Being able to make good decisions is one of the keys to adopting a CEO mindset and growing a successful business.
But decision fatigue is real; the more decisions you have to make each day, your ability to make decisions becomes worse.
We’re faced with thousands of them every day, from the mundane (What to cook for dinner?) to the business-changing (Can I trust this person?). And for most of us right now, we are still reeling from the past two years of making decisions about stuff we never had to think about before (Which way do I walk through this supermarket? Do I have to wear a mask? Is it OK to hug this person?).
I always prided myself on being able to make quick decisions. Even at the start of my career, I realised I was able to process information fast and see where the real problem was.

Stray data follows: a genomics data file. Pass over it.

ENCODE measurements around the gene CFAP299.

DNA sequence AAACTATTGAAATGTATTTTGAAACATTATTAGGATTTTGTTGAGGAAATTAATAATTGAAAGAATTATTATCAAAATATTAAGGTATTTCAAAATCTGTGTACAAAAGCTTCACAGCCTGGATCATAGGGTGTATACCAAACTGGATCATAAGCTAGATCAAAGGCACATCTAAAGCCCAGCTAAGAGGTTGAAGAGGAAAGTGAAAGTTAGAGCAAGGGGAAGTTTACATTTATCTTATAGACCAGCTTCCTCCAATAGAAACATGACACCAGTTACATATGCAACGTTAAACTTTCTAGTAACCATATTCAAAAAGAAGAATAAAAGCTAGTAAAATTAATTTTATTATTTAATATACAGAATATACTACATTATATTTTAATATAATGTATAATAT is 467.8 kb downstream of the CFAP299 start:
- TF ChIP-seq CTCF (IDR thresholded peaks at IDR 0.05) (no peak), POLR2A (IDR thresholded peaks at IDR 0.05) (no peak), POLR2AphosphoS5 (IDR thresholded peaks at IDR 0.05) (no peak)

But as I got older, my brain got faster as I took on more and my expectations of myself climbed, and the decisions I was making became more knee-jerk and reactive as I jumped from one task to the next.
I simply couldn’t keep up with what life and business was throwing at me so when I hit my 40’s, exasperated by peri-menopausal symptoms of brain fog and exhaustion, I found that I didn’t trust myself to make good decisions any more. And this had a direct impact on my business.
Procrastination not only slows down growth … it’s exhausting!
To be able to get better at making good decisions, it’s important for us to learn how to first trust ourselves, our own judgement and instincts.
The first step in trusting yourself is knowing that you don’t have to be good at everything, all the time.
I get that we have incredibly high expectations of ourselves, largely because of our society’s expectations (You can have it all; be a perfect mother AND run a successful business), but also because of experiences we had growing up both at home and at school. But let’s be real: nobody is perfect. Nobody ever will be.
No matter how much we try to make ourselves into some sort of superhuman machine, everyone drops a ball or makes a mistake from time to time. And that’s okay! It doesn’t mean we’re horrible people or should feel ashamed about ourselves; it just means that being human means not being perfect all the time.